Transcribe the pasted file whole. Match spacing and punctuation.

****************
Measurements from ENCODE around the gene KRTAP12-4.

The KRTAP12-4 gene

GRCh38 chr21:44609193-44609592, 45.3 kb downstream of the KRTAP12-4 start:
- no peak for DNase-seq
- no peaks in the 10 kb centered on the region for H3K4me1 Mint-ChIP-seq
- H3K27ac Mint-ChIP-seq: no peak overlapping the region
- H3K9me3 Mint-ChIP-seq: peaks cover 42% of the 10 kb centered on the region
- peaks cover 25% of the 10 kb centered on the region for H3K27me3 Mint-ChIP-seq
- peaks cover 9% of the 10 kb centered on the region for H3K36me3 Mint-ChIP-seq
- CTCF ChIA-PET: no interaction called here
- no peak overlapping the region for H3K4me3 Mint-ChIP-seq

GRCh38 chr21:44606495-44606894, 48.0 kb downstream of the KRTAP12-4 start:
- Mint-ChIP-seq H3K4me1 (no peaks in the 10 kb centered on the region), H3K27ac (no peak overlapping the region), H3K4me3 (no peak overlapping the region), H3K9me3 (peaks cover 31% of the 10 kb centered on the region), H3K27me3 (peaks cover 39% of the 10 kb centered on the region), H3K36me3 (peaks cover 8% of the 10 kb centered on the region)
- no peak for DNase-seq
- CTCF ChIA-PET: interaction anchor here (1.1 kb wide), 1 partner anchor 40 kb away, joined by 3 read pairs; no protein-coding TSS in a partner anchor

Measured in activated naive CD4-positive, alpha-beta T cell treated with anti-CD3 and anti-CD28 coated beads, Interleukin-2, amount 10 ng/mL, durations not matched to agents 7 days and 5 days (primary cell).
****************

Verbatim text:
Measurements from ENCODE around the gene KRTAP12-4.

The KRTAP12-4 gene

GRCh38 chr21:44609193-44609592, 45.3 kb downstream of the KRTAP12-4 start:
- no peak for DNase-seq
- no peaks in the 10 kb centered on the region for H3K4me1 Mint-ChIP-seq
- H3K27ac Mint-ChIP-seq: no peak overlapping the region
- H3K9me3 Mint-ChIP-seq: peaks cover 42% of the 10 kb centered on the region
- peaks cover 25% of the 10 kb centered on the region for H3K27me3 Mint-ChIP-seq
- peaks cover 9% of the 10 kb centered on the region for H3K36me3 Mint-ChIP-seq
- CTCF ChIA-PET: no interaction called here
- no peak overlapping the region for H3K4me3 Mint-ChIP-seq

GRCh38 chr21:44606495-44606894, 48.0 kb downstream of the KRTAP12-4 start:
- Mint-ChIP-seq H3K4me1 (no peaks in the 10 kb centered on the region), H3K27ac (no peak overlapping the region), H3K4me3 (no peak overlapping the region), H3K9me3 (peaks cover 31% of the 10 kb centered on the region), H3K27me3 (peaks cover 39% of the 10 kb centered on the region), H3K36me3 (peaks cover 8% of the 10 kb centered on the region)
- no peak for DNase-seq
- CTCF ChIA-PET: interaction anchor here (1.1 kb wide), 1 partner anchor 40 kb away, joined by 3 read pairs; no protein-coding TSS in a partner anchor

Measured in activated naive CD4-positive, alpha-beta T cell treated with anti-CD3 and anti-CD28 coated beads, Interleukin-2, amount 10 ng/mL, durations not matched to agents 7 days and 5 days (primary cell).